• ls -V was introduced, which provides a new ACL display mode to ls which is more compatible with NFSv4/ZFS ACLs. This produces ACLs in a compact format, which some users prefer.
  • Disk write caches are enabled if ZFS owns the disk. [6322205]
  • The fsstat utility was added, providing vfs-level observability.
  • The ZFS FMA Phase 1 project integrated, bringing a sophisticated approach to I/O fault handling to the system. Eric wrote a nice blog entry about this.
  • zfs mountroot phase 1 was implemented, which allows you to hand-assemble a system which boots from ZFS. See Tabriz's Blog for details.
  • The .zfs/ feature of ZFS is now supported over NFSv3 (it was supported over NFSv4 already).



  • libumem now uses significantly less memory on some workloads. Jonathan wrote a nice blog entry about this. [6304072]
  • getrusage() is now faster. [6381512]


  • FMA for Athlon 64 and Opteron Processors was integrated. This brings sophisticated error telemetry and diagnosis to Opteron and Athlon 64 systems of all shapes and sizes (not just those made by Sun). Here are the highlights:
    • CPU & Memory error detection
    • ChipKill is on by default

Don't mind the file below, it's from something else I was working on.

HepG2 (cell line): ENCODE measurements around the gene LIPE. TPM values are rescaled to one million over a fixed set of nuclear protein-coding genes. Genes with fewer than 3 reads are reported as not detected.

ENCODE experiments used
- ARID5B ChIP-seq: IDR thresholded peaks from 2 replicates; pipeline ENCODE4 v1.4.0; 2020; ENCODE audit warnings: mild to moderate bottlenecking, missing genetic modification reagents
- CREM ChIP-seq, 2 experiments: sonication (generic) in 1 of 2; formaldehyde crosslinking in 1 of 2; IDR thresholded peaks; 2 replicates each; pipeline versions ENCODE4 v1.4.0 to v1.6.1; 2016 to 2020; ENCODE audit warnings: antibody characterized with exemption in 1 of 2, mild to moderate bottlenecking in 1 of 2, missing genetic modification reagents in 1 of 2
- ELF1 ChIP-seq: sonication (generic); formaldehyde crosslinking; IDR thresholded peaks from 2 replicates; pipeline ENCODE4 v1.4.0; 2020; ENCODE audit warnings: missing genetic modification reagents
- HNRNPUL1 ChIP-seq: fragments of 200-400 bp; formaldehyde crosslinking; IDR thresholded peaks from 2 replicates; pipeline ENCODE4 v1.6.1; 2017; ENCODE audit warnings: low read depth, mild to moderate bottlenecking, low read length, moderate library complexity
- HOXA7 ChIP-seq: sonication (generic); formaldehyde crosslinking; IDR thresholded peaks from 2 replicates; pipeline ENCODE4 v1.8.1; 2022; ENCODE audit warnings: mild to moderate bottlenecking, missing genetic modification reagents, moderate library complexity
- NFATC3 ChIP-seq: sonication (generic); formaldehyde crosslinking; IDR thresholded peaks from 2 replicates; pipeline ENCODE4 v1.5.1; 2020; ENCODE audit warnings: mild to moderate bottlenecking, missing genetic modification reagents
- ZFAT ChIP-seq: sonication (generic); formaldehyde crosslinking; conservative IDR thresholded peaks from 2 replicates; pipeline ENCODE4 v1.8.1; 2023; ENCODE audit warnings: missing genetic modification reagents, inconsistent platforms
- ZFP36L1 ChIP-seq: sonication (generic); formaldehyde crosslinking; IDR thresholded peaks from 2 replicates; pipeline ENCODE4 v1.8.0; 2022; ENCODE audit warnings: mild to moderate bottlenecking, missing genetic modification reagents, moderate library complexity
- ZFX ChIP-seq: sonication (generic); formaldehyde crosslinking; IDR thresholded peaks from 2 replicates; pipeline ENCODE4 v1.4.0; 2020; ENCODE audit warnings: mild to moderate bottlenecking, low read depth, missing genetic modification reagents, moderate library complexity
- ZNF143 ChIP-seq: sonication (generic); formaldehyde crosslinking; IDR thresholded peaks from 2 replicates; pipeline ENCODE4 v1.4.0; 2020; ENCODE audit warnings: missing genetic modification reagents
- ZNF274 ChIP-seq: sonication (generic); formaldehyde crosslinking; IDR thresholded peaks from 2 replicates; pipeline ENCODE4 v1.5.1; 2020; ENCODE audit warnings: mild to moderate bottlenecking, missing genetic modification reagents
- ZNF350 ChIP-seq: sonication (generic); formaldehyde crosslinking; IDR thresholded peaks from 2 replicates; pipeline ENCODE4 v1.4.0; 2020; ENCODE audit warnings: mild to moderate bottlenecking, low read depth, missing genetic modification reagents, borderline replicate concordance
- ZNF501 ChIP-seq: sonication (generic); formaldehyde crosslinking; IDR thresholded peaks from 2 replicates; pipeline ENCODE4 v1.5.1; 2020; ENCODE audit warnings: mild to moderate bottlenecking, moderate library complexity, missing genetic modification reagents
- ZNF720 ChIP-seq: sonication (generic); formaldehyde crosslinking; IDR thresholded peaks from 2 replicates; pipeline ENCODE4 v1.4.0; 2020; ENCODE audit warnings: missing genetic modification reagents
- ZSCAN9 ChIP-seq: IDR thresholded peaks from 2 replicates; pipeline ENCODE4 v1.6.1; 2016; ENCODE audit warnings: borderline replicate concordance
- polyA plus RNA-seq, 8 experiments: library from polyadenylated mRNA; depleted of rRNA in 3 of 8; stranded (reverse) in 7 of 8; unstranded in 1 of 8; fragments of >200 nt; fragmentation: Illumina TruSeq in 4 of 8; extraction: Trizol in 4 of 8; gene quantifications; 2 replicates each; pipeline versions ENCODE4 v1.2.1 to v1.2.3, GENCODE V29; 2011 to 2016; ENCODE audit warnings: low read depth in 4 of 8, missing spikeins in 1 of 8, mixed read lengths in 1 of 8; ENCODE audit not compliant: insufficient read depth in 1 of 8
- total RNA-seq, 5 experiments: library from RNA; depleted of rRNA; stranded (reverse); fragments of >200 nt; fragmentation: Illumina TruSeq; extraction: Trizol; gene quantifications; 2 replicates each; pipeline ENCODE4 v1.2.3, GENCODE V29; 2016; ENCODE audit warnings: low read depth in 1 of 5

• Offlining of CPUs and Cores
    • Memory retire
    All of this should add up to additional improvements in the uptime of Opteron and Athlon systems running Solaris.
  • Hotplug support for PCI Express was added; the front-end for this is the cfgadm command.
  • Hotpluggable drives are now better able to accomodate EFI-labels and device IDs, both of which are very important to supporting ZFS on USB and Firewire disk drives. [6348407]
  • It's now possible to offline CPU 0 on x86 systems, a long standing annoyance. [6342823]
  • The AMD64 kernel now emulates two Intel-invented instructions, lahf and sahf. [6219321]
  • A closed-source disassembler for x86 was purged from the system and replaced with open code.
  • An audio driver for the ATI IXP400 chip was added.
  • The Intel ACPI interpreter was updated to 20060217.

Free Software

  • PostreSQL has been integrated and is available in /usr/bin
  • Samba has been converted to an SMF service: svc:/network/samba:default [6310561]
  • Samba is now compiled with LDAP support. [6174211]
  • Apache has been updated to 2.0.55.


  • The "Coolstart" project has landed. See Jan's Blog Entry for more information about how to turn on fancy boot-time graphics. CDE, JDS, dtlogin and gdm have all been reskinned to match. (dtlogin in particular looks really nice now).
  • dtlogin and the various CDE daemons have been converted to SMF services: svc:/application/graphical-login/cde-login, svc:/network/cde-spc, svc:/network/rpc/cde-calendar-manager, and svc:/network/rpc/cde-ttdbserver
  • Fixes to the USB mouse driver mean better compatibility with the latest mice [5083593] [6328758]
  • A video driver for the AST 2000 chip was added to XSun.